Del. Patrick Hope (D-Arlington) said Wednesday morning that he is running for reelection to the House of Delegates and won’t seek election to the senate seat being vacated by the retirement of Sen. Mary Margaret Whipple (D-Arlington).
And, in an announcement sure to make the political establishment shudder, Democratic activist and blogger Ben Tribbett announced rather formally that he is considering seeking the seat.
Arlington County Board member Barbara Favola has already announced she’s running for the seat.
In a statement, Hope said the was “humbled” by the number of people who had encouraged him to run for the seat. But he said running a campaign “with the geographical diversity” of the 31st district, as redrawn by Senate Democrats in redistricting, would take too much time from his family.
He said the district “deserves a strong, progressive senator who knows how to effectively legislate and already has earned the respect of colleagues on both sides of the aisle.”
Tribbett, who writes the well-read political blog Not Larry Sabato where he is known for skewering elected leaders in both parties, responded quickly with a statement indicating that with Hope’s decision, he is considering a run.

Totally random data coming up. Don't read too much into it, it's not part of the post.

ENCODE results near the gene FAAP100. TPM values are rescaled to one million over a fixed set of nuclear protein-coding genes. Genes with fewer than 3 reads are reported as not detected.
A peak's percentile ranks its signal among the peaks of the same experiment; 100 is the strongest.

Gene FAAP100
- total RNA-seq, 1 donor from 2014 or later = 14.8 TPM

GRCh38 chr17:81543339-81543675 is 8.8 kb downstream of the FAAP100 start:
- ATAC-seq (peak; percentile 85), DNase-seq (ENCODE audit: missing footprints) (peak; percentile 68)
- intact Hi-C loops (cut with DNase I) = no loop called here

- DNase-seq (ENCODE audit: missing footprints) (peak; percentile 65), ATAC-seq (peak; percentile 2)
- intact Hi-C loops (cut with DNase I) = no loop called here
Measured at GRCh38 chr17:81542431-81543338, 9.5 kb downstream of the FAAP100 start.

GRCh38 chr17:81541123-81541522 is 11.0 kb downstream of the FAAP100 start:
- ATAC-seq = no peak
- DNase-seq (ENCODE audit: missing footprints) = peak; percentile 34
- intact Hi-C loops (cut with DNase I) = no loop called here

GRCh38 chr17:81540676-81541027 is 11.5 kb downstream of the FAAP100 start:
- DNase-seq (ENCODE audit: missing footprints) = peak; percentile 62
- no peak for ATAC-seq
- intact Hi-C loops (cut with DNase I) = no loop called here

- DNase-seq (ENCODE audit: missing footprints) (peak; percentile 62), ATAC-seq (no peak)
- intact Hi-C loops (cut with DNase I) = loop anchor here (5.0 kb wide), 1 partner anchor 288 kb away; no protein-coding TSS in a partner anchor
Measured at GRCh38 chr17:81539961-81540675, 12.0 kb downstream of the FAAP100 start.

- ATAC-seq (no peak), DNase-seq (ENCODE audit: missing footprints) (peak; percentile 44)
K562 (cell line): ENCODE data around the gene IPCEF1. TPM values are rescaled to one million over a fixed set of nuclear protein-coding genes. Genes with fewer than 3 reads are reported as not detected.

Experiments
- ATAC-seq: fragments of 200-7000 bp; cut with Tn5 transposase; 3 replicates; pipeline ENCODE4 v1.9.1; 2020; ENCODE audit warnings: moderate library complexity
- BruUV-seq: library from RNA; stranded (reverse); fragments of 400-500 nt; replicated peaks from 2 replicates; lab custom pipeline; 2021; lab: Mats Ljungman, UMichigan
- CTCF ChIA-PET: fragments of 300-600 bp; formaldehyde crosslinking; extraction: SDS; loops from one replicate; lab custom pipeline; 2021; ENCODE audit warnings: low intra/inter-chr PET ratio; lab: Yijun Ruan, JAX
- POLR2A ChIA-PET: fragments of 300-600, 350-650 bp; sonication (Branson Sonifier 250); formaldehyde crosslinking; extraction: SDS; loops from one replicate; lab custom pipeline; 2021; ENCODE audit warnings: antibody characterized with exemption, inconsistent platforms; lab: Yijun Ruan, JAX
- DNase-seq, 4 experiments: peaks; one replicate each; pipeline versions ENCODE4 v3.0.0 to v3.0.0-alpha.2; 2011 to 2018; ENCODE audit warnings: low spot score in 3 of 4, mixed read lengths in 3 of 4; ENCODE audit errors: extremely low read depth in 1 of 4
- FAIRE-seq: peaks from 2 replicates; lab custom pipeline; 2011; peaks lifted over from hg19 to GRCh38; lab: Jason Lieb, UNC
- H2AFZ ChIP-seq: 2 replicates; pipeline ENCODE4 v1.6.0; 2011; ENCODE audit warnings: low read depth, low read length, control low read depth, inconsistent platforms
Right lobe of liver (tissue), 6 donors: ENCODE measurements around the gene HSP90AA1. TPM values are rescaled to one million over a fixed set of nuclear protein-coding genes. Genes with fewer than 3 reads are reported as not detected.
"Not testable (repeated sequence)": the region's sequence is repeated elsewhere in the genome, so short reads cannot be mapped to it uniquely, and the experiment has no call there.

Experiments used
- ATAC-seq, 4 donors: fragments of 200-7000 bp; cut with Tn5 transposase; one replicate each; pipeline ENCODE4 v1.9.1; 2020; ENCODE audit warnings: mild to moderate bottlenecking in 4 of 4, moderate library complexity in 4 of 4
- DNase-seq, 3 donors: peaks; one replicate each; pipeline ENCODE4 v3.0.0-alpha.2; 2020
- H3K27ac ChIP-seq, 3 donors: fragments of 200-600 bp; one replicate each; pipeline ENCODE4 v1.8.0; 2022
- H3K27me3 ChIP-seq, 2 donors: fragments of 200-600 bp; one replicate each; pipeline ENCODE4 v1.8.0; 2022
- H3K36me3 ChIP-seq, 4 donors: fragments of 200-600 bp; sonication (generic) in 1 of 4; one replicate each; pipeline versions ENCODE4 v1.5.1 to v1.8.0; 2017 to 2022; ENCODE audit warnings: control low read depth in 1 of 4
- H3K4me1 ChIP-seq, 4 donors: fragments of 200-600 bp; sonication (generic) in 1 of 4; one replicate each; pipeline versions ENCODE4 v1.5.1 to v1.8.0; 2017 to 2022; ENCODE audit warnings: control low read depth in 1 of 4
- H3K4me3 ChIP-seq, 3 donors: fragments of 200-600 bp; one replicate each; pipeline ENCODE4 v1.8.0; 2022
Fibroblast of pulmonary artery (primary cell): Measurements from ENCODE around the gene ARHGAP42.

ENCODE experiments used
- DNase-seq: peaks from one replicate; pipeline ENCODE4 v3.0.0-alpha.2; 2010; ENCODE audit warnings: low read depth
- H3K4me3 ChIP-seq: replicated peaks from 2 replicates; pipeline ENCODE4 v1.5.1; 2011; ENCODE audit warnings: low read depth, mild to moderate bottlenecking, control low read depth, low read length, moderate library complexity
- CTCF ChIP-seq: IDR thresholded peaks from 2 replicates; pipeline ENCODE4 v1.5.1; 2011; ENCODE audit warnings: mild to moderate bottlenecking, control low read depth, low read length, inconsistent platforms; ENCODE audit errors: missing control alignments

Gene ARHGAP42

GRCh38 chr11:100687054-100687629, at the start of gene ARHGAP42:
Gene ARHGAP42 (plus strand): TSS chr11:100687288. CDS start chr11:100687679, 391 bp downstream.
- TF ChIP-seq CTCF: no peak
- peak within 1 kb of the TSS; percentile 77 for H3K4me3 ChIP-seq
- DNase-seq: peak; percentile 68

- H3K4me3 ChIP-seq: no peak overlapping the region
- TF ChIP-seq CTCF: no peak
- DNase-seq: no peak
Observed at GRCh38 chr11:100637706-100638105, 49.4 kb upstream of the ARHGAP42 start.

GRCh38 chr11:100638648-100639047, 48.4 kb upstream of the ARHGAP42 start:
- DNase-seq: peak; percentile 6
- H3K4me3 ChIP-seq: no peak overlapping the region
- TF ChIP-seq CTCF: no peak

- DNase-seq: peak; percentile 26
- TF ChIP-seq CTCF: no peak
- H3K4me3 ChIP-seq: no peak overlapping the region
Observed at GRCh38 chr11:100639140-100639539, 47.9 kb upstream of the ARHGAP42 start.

“Now that Patrick Hope has decided not to seek this Senate nomination, a large number of his supporters and other Virginia Democrats have urged me to run,” he said.
“The voters in this Senate district deserve a strong progressive voice in the Virginia Senate, and they also deserve someone who will address local community concerns in all three counties within this district. If I decide to run, I am confident I will provide them with that voice,” he said in a statement that arrived complete with a media contact.
If Tribbett runs, he’ll be the second political blogger to jump into the fray after several years of commenting from the sidelines. Bearing Drift writer Brian Schoeneman is running against Del. David Bulova (D-Fairfax).
The campaigns would provide an interesting test of whether bloggers can turn punditry into successful campaign skills.
That would be particularly true for Tribbett, who has made a number of enemies in his own party through his blogging and would be unlikely to find much support among party leaders.
He is not a political neophyte, however--his statement notes that he’s worked as campaign manager or chief political consultant to 13 general election candidates in Loudoun and Fairfax counties.
The senate contest in the highly Democratic area will likely be decided during the August Democratic primary.